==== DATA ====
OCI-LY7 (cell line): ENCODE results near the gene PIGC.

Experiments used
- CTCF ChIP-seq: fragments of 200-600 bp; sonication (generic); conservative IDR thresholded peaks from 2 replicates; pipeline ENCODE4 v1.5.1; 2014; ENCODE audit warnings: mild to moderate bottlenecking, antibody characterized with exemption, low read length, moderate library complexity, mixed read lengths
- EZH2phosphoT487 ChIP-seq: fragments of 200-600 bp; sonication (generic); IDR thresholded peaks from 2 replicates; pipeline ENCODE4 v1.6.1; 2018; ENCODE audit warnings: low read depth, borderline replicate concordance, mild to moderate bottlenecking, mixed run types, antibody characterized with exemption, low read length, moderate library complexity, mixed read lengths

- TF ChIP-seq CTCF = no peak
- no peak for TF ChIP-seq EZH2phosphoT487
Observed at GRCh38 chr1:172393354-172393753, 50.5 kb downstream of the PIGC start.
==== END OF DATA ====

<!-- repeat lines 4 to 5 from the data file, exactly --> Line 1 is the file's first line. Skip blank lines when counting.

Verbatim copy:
- EZH2phosphoT487 ChIP-seq: fragments of 200-600 bp; sonication (generic); IDR thresholded peaks from 2 replicates; pipeline ENCODE4 v1.6.1; 2018; ENCODE audit warnings: low read depth, borderline replicate concordance, mild to moderate bottlenecking, mixed run types, antibody characterized with exemption, low read length, moderate library complexity, mixed read lengths

- TF ChIP-seq CTCF = no peak